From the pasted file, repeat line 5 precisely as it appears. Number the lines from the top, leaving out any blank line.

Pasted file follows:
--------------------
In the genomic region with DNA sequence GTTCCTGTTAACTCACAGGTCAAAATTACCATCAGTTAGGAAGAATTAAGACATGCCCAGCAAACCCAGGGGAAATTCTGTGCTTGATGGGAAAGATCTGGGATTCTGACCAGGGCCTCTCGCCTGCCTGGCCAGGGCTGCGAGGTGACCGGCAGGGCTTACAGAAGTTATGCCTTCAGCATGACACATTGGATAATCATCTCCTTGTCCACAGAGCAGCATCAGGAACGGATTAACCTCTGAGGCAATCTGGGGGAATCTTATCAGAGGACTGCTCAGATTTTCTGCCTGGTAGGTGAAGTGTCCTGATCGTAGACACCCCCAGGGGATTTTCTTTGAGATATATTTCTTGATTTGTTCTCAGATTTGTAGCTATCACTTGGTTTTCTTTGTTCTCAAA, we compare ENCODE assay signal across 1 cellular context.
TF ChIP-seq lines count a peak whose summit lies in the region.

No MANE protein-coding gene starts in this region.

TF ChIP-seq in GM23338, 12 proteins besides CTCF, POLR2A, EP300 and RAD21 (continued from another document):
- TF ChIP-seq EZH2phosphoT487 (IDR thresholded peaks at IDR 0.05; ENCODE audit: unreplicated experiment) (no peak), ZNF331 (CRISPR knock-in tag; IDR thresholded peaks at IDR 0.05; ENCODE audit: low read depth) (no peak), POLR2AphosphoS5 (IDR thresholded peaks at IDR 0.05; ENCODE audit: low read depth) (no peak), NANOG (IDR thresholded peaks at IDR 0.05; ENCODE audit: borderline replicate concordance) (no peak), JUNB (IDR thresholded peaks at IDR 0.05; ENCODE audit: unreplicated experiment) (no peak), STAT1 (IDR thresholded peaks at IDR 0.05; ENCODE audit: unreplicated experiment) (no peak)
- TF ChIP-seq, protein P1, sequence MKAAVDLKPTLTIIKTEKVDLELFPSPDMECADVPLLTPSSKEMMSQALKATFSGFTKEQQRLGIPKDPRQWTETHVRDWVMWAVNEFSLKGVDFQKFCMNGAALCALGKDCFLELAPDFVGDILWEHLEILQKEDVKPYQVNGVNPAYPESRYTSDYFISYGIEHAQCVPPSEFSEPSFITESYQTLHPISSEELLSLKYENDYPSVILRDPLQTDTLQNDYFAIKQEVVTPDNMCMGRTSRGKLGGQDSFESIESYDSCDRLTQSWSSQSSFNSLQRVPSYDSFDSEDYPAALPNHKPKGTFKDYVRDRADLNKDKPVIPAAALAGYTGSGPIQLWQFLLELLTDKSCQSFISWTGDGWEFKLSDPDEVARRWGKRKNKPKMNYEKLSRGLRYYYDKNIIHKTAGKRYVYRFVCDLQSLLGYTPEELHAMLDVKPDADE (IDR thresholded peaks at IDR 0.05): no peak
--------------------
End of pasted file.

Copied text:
- TF ChIP-seq EZH2phosphoT487 (IDR thresholded peaks at IDR 0.05; ENCODE audit: unreplicated experiment) (no peak), ZNF331 (CRISPR knock-in tag; IDR thresholded peaks at IDR 0.05; ENCODE audit: low read depth) (no peak), POLR2AphosphoS5 (IDR thresholded peaks at IDR 0.05; ENCODE audit: low read depth) (no peak), NANOG (IDR thresholded peaks at IDR 0.05; ENCODE audit: borderline replicate concordance) (no peak), JUNB (IDR thresholded peaks at IDR 0.05; ENCODE audit: unreplicated experiment) (no peak), STAT1 (IDR thresholded peaks at IDR 0.05; ENCODE audit: unreplicated experiment) (no peak)